- Full-featured SQLite manager that supports all the standard commands
- Equipped with math.js to manipulate matrix data to extract information
- Equipped with Chart.js to plot 2D charts
- Load requested features from GitHub
What is the "SQLite Manager" extension and how does it work?
This extension aims to simplify SQLite database access, manipulation, and storage. Plus it helps you to plot the database rows and columns. You can even import a table or part of a table as a matrix into the mathematical environment and start manipulating the data like experts.
What's new in this version?
Please check the Logs section.
How can I use this tool?
When the extension is installed, press the toolbar button to open a new SQLite manager window. You can press the button one more time to open the second manager which is isolated from the first one. Each manager window can load multiple database files simultaneously. Just drop the file to the UI. When a file is dropped, you will see its name and its id in the top left side of the window. To change the active database, click on the select button and activate the database of interest. If you have no database to start with, use the top-right menu button to create a new database. You can create a new database from the command-line interface too. Just type
new("database-name.sqlite")command in the command-line text box and press the Enter key. You will notice that a new database gets created in memory and the left-top selection tool will display the name of the database. You can create multiple databases with the same command. Note that the name that is used during the database creation will be used as the file-name of the SQLite database when saving is requested. A list of all the created or imported databases will be shown in the right-top selection tool. Now let's create a new table with
CREATE TABLE hello (name char, x int, y int);command. Paste the command and then press the Enter key. You will notice that all the commands are listed so you can revisit them later. You can even fix a command and rerun it by pressing the Enter key! Now that we have our "hello" table, let's fill it with some data. If you need to write multiline SQL commands, use Shift + Enter keys to go to the next line of the editor without executing the command. Paste the following data to the table:
Now press the Enter key to save the points to the table. Let's make sure the points are in the table. We can query the entire table with the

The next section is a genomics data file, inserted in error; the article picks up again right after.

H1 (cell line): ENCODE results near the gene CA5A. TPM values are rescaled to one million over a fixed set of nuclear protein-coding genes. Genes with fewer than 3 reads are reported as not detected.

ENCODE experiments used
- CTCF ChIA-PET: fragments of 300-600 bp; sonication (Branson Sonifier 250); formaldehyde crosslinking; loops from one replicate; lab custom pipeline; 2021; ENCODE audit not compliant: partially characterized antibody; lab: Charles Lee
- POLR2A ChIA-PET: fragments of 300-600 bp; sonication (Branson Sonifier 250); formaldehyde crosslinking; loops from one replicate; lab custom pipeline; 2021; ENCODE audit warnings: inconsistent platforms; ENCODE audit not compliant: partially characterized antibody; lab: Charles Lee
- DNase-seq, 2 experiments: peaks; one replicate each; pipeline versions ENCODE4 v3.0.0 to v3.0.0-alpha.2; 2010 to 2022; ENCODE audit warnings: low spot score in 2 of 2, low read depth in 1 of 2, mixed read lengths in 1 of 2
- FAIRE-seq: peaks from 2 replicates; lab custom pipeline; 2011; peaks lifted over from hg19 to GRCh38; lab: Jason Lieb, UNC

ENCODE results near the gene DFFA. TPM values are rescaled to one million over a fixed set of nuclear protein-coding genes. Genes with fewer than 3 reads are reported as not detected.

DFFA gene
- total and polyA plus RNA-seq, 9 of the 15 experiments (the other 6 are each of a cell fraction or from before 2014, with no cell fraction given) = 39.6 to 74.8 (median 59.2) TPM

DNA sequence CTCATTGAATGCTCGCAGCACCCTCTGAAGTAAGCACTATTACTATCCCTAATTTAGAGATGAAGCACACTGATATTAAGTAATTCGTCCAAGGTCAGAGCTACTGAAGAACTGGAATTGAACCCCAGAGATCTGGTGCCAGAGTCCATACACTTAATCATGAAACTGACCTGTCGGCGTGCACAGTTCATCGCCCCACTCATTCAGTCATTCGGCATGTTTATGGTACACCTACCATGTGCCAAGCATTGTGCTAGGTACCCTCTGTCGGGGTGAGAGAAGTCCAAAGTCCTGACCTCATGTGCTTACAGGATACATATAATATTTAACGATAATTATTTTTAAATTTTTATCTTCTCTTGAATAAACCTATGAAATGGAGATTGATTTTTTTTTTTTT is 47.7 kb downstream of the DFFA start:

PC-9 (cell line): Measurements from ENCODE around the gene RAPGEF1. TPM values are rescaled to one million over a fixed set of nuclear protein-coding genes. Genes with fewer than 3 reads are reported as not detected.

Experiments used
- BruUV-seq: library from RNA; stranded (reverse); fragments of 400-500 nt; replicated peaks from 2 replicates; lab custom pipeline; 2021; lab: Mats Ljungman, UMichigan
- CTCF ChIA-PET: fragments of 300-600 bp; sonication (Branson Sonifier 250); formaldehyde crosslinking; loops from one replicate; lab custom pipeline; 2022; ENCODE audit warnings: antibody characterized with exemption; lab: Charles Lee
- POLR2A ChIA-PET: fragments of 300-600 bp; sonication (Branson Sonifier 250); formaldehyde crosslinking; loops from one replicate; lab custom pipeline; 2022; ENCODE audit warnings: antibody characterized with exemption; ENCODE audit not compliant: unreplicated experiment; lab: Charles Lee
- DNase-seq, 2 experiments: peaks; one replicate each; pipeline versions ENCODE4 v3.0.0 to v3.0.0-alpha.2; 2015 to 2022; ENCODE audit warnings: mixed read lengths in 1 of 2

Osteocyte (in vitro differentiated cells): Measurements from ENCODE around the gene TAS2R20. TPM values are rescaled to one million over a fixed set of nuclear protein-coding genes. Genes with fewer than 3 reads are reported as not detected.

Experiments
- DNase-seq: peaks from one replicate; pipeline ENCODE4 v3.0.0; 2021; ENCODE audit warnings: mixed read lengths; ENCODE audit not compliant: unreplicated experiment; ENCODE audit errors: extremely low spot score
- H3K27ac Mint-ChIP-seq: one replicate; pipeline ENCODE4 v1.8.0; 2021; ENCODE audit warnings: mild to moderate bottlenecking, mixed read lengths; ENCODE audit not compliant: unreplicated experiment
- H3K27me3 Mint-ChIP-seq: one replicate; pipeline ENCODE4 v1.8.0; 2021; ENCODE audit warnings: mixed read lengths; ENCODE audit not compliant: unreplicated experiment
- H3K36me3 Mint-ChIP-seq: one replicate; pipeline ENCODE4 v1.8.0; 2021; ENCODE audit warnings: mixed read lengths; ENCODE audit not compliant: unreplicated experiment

INSERT INTO hello VALUES ("p1", 0, 0); INSERT INTO hello VALUES ("p2", 1, 1); INSERT INTO hello VALUES ("p3", 3, 3); INSERT INTO hello VALUES ("p4", 4, 2); INSERT INTO hello VALUES ("p5", 5, 4); INSERT INTO hello VALUES ("p6", 8, 10); INSERT INTO hello VALUES ("p7", 10, 120); INSERT INTO hello VALUES ("p8", 11, 0);
SELECT * FROM hellocommand. After executing this command we get a table with all the points! Now that we have the data available we can plot it too! But we need to import the table to math.js environment first. Basically, all the commands that are not valid SQLite commands will be run as math.js command. For instance, you can multiply two numbers with the
1 + 2command or you can create arrays with the following command:
so it seems very convenient to port our table to this powerful environment. You can do this by piping an SQLite command like
a = [1,2,3]; b = [1:10]; c = a * 2;
SELECT * FROM hello | import as myVar. From now on, the "myVar" is a variable that contains your table. To import a section of a table use the
SELECT x, y FROM hello LIMIT 3 | import as mySecondVarcommand. So we have our table in the math.js as a matrix. Now let's plot the table! To plot a table we will use the built-in "plot" command. This command requires one or two one-dimensional arrays. If only a single array is passed to the function, it is considered as the values in y-direction and the x-direction points will be generated automatically. To extract the 1D arrays from a column of the matrix use
myVar[:,1]and to extract 1D array from a row of the matrix use
myVar[1,:]where the "1" is the one-based row number. For our example, x and y arrays are located in the columns. So we get them like:
x = myVar[:,2]; y = myVar[:, 3];We are ready to plot with
plot(x, y)command! Note that at this time, plot function needs to be run in a new section to see the actual output.
How powerful this "math.js" library is and where can I find its documentation?